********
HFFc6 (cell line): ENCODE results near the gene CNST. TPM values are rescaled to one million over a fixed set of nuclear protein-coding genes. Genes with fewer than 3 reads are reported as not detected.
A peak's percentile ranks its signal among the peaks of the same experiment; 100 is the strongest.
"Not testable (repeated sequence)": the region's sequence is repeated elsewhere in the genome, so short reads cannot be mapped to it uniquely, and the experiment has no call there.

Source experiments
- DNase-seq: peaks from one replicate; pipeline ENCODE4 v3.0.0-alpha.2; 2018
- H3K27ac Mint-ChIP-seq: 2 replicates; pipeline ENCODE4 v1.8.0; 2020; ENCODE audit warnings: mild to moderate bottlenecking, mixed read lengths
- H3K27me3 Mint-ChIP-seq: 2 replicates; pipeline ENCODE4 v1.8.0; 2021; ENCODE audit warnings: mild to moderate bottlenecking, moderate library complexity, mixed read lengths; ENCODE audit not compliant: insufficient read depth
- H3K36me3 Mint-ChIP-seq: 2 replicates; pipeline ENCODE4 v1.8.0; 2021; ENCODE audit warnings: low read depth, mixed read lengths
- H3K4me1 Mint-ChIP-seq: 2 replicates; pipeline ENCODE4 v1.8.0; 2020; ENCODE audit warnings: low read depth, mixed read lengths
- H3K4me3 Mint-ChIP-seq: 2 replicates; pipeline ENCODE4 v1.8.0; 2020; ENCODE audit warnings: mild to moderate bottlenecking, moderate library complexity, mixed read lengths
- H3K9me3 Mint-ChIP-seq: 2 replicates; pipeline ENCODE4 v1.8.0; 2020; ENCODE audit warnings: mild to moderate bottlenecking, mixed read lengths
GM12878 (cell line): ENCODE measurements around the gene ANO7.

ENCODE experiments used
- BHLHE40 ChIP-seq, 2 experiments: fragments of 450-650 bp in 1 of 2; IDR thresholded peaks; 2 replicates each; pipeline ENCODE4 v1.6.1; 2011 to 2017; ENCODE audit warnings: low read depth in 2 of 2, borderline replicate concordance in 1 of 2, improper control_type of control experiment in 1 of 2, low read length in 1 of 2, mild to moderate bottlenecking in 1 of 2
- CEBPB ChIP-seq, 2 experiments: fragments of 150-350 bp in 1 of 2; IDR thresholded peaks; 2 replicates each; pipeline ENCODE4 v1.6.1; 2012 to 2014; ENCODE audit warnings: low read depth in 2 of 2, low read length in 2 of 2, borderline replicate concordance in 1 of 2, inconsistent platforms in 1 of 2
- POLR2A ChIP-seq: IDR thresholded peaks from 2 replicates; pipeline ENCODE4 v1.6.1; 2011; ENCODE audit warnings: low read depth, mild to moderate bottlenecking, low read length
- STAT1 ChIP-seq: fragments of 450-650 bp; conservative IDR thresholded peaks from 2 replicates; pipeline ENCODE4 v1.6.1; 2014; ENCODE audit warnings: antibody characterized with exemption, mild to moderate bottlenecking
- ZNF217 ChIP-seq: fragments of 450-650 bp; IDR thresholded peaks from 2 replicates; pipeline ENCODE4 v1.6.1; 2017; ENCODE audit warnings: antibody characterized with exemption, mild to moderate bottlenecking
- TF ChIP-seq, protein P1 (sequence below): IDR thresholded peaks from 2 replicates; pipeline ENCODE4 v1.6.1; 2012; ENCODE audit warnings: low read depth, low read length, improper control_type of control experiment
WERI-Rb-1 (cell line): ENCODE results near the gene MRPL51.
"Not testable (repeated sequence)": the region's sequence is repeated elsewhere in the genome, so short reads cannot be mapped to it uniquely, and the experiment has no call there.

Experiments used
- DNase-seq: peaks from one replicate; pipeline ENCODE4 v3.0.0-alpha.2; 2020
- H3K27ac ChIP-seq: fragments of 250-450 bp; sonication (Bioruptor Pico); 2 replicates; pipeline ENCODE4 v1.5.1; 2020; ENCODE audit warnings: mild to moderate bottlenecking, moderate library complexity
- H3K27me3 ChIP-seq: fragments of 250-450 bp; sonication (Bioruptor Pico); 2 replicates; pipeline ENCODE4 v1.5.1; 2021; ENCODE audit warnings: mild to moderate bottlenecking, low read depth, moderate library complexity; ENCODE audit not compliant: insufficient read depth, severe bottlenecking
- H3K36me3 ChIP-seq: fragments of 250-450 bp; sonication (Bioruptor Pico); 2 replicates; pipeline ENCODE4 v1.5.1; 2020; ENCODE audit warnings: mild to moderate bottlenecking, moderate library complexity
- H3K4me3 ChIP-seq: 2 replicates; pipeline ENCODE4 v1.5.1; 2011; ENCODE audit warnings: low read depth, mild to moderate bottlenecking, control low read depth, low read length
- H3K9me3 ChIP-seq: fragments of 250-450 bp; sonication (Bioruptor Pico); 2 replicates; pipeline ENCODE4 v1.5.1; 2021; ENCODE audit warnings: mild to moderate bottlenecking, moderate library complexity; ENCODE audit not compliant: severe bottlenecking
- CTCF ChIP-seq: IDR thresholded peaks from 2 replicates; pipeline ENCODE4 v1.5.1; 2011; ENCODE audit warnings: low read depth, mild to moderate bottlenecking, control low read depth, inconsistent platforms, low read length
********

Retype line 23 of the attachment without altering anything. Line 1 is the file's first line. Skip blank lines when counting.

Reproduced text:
- DNase-seq: peaks from one replicate; pipeline ENCODE4 v3.0.0-alpha.2; 2020